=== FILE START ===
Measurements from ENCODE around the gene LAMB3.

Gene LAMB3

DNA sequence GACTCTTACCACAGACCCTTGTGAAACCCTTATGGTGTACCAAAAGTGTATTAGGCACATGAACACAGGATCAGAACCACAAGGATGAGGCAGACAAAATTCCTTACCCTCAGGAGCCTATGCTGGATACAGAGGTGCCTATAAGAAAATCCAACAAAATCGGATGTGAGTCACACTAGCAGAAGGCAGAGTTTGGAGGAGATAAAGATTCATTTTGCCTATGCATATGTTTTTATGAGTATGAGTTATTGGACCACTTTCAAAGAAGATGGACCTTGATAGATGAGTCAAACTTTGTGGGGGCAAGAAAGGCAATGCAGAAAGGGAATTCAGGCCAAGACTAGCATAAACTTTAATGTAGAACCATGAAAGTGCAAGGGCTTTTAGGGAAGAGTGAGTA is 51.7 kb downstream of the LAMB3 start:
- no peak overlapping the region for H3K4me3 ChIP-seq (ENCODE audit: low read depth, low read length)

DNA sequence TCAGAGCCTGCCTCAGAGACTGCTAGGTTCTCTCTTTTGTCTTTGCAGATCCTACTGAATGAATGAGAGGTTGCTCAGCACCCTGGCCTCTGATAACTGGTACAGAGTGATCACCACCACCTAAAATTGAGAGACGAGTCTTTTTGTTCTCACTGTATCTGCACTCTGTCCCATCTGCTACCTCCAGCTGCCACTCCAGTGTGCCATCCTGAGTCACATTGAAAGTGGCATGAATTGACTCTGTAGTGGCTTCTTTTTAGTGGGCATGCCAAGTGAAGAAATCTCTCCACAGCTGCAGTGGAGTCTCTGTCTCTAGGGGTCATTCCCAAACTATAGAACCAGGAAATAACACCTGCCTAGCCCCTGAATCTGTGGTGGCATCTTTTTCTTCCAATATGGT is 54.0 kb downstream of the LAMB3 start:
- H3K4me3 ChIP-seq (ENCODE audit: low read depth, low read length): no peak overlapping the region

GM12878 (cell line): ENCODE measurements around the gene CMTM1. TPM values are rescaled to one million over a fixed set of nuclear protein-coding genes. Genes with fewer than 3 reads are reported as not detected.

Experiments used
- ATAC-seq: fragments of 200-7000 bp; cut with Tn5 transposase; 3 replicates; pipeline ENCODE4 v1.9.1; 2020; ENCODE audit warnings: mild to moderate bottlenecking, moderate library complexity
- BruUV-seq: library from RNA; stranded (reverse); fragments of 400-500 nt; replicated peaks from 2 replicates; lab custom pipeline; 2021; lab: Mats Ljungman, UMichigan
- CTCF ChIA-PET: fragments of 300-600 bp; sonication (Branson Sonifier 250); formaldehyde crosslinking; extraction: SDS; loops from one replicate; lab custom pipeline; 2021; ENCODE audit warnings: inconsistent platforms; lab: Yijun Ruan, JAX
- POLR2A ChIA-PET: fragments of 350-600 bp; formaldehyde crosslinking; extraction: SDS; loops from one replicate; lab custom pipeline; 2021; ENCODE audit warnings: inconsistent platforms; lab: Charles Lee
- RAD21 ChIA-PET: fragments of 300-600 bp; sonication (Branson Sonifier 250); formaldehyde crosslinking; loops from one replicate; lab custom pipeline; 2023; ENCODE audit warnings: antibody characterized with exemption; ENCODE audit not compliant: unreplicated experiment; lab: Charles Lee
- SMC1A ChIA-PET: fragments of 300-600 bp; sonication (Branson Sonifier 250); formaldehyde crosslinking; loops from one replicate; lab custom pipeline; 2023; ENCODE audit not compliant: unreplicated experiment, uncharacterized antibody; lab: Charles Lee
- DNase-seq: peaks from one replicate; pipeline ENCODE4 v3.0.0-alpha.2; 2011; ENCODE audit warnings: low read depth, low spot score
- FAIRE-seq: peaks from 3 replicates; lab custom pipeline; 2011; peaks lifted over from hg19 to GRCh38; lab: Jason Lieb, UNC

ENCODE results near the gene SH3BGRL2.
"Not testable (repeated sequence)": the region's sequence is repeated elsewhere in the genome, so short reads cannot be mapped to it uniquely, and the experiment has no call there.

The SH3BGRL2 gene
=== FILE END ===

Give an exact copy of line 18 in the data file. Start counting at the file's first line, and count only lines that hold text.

"Not testable (repeated sequence)": the region's sequence is repeated elsewhere in the genome, so short reads cannot be mapped to it uniquely, and the experiment has no call there.